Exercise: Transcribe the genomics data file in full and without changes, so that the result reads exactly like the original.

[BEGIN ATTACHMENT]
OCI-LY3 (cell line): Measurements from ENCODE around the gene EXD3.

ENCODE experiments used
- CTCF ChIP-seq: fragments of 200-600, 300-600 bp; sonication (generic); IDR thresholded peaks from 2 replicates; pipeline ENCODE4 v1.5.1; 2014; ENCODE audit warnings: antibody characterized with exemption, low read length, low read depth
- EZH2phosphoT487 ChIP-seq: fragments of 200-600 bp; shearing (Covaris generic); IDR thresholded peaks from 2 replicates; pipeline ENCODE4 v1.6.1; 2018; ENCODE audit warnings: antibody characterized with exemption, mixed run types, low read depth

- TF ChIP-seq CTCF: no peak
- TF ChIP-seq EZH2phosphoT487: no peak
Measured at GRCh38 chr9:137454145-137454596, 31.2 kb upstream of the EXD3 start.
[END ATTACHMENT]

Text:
OCI-LY3 (cell line): Measurements from ENCODE around the gene EXD3.

ENCODE experiments used
- CTCF ChIP-seq: fragments of 200-600, 300-600 bp; sonication (generic); IDR thresholded peaks from 2 replicates; pipeline ENCODE4 v1.5.1; 2014; ENCODE audit warnings: antibody characterized with exemption, low read length, low read depth
- EZH2phosphoT487 ChIP-seq: fragments of 200-600 bp; shearing (Covaris generic); IDR thresholded peaks from 2 replicates; pipeline ENCODE4 v1.6.1; 2018; ENCODE audit warnings: antibody characterized with exemption, mixed run types, low read depth

- TF ChIP-seq CTCF: no peak
- TF ChIP-seq EZH2phosphoT487: no peak
Measured at GRCh38 chr9:137454145-137454596, 31.2 kb upstream of the EXD3 start.